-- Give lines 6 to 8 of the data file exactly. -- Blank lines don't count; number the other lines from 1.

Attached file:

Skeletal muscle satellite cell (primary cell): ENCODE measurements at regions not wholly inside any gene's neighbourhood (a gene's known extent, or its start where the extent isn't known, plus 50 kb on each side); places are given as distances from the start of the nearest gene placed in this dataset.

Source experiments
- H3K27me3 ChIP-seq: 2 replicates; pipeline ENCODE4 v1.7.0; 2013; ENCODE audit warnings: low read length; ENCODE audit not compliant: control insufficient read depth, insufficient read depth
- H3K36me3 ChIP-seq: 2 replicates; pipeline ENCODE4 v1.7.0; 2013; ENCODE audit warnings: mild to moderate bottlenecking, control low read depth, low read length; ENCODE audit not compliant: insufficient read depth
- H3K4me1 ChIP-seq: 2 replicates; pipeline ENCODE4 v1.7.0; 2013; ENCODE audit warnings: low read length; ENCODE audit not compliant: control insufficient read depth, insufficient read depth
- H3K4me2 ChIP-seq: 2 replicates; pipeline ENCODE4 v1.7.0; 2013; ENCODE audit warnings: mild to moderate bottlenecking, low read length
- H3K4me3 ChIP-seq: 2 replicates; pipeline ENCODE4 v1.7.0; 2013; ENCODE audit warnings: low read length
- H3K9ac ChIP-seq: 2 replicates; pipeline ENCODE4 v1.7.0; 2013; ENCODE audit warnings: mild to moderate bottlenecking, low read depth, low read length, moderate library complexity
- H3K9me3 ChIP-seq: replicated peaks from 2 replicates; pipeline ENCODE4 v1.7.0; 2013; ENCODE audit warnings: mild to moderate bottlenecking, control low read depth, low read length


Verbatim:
- H3K4me2 ChIP-seq: 2 replicates; pipeline ENCODE4 v1.7.0; 2013; ENCODE audit warnings: mild to moderate bottlenecking, low read length
- H3K4me3 ChIP-seq: 2 replicates; pipeline ENCODE4 v1.7.0; 2013; ENCODE audit warnings: low read length
- H3K9ac ChIP-seq: 2 replicates; pipeline ENCODE4 v1.7.0; 2013; ENCODE audit warnings: mild to moderate bottlenecking, low read depth, low read length, moderate library complexity